Published less than a year since the Assisted Dying for the Terminally Ill Bill was debated and defeated in Parliament, Assisted Dying and Legal Change is a timely addition to the literature on legal approaches to assisted dying. Penney Lewis acknowledges that concerns about the inappropriate prolongation of the dying process persist in the West, causing anxiety and prompting calls for legal change to permit assisted dying. Unlike many other texts on the subject, however, her book does not consider whether assisted dying should be legalised, nor does it claim to. Instead, focusing on a number of different jurisdictions, it compares the routes used in attempts to legalise assisted dying and examines the failure of cases based on challenges to constitutionally drawn rights to effect legal change in the major common law jurisdictions of the US, the UK, Canada and Europe. The effective use of the defence of necessity as a mechanism for legal reform in the Netherlands is contrasted with these failures in a bid to explain why the differing approaches have met with diverse outcomes.
To stand any chance of successfully reforming the law to permit assisted dying, each jurisdiction must formulate a response using a legal apparatus tailored to the needs of the specific community rather than simply attempting to replicate the approaches adopted in other provinces. Lewis describes the ways in which reform has been achieved in those jurisdictions, and counters this with examples of human rights and constitutional rights cases that have failed.
Her argument would have been stronger had she provided more detail and more analysis. For example, what "other factors have undoubtedly operated to cause the divergence between the common law and Dutch interpretations of necessity"? A detailed critique of these would have provided a valuable platform on which to base a more convincing argument.
Bioethicists and other scholars have long debated whether permissive legal change will inevitably result in normalisation leading to abuse and exploitation of the sick and elderly who are perceived as inherently vulnerable: the slippery-slope argument. In her last chapter, Lewis examines these arguments and focuses specifically on the premise that legalisation will inevitably result in general acceptance of non-voluntary euthanasia. The apparent aim of the chapter is to explain the significance of these arguments where attempts at legal change have failed, but the intention is not clearly articulated, leaving readers to ponder what conclusions Lewis wants them to draw.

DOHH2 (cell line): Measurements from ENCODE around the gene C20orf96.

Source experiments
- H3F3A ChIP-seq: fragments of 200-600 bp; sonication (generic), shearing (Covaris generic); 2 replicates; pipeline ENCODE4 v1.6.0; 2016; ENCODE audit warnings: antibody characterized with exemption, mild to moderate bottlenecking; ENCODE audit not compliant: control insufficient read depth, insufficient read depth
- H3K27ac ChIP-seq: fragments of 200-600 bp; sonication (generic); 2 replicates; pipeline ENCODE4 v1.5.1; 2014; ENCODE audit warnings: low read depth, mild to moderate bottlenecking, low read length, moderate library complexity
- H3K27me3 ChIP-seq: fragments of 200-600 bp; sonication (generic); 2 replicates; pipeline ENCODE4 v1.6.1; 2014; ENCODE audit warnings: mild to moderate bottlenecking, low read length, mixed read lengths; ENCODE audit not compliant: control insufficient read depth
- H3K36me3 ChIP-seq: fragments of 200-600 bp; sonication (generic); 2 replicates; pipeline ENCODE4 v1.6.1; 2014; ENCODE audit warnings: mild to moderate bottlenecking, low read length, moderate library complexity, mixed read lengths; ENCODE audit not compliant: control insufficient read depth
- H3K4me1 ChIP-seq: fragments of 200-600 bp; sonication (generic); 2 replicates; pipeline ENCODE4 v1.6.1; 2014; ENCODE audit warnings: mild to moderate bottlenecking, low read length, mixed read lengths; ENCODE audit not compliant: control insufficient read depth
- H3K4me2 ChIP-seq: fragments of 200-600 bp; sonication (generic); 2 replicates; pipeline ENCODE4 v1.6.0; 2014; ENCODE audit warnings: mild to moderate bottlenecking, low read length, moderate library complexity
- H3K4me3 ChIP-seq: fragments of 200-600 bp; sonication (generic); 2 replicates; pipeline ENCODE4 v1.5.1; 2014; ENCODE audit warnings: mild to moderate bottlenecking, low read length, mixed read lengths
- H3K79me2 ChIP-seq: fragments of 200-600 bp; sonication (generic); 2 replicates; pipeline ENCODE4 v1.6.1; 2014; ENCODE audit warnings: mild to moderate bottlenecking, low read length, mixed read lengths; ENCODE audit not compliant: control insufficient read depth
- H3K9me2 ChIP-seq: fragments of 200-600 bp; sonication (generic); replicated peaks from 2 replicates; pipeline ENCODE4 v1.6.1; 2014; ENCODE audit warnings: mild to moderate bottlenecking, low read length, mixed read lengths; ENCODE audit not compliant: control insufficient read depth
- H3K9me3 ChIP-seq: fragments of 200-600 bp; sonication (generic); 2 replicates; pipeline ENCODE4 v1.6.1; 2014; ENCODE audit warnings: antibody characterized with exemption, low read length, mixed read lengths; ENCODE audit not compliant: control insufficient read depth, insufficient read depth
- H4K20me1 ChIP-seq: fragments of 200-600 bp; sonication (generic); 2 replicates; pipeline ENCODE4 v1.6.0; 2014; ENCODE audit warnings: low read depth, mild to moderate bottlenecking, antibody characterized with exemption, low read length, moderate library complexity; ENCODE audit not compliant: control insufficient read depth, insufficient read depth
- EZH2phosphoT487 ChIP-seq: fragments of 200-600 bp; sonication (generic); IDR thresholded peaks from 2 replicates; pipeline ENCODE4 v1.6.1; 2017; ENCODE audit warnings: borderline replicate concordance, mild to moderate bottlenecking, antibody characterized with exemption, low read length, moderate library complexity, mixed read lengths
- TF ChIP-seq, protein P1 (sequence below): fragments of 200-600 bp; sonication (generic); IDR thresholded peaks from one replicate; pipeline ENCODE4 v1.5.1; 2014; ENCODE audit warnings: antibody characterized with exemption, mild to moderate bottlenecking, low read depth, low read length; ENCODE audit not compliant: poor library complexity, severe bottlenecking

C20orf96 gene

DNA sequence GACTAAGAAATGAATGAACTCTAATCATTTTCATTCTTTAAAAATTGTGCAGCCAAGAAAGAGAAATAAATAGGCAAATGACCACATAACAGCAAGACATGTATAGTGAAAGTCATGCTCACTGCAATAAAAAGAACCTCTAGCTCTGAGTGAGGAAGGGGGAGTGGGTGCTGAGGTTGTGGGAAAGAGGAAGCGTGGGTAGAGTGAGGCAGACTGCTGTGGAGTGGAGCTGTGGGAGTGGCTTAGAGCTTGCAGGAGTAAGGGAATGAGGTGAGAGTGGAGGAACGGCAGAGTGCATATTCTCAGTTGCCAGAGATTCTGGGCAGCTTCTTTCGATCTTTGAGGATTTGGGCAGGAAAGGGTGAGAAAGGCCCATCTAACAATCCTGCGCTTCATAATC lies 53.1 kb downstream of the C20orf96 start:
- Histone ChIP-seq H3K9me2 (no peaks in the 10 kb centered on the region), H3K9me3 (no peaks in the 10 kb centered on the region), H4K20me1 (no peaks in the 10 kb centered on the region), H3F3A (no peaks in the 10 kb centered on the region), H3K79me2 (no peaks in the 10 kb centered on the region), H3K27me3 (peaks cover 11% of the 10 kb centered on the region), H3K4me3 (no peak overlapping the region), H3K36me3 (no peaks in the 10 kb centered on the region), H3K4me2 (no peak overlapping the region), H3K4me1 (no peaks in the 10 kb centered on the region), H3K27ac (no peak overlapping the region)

The book is exceptionally well referenced, and the division of the bibliography into headed sections means that as a reference tool it will be a valuable addition to the literature. There are, however, numerous occasions when the enquiring reader will be left wondering why or how, because Lewis does not always interrogate the material sufficiently deeply or precisely fully to explain her contentions. Scholars and students may therefore feel that the argument and central themes could be more explicitly expressed and the analysis more compelling.
While Lewis has been absorbed by the mechanisms by which such reform might best be achieved, and the successes and failures of various approaches in different jurisdictions, the biggest question remains: can assisted dying improve the "modern reality of dying" and, if so, when and how will it be implemented? More direct contextualisation, perhaps by locating the discussion within the context of the Assisted Dying for the Terminally Ill Bill, would have strengthened the work and helped to address those questions.
Hazel Biggs is professor of medical law, Lancaster University Law School.
Assisted Dying and Legal Change
Author - Penney Lewis
Publisher - Oxford University Press
Pages - 256
Price - £50.00
ISBN - 9780199212873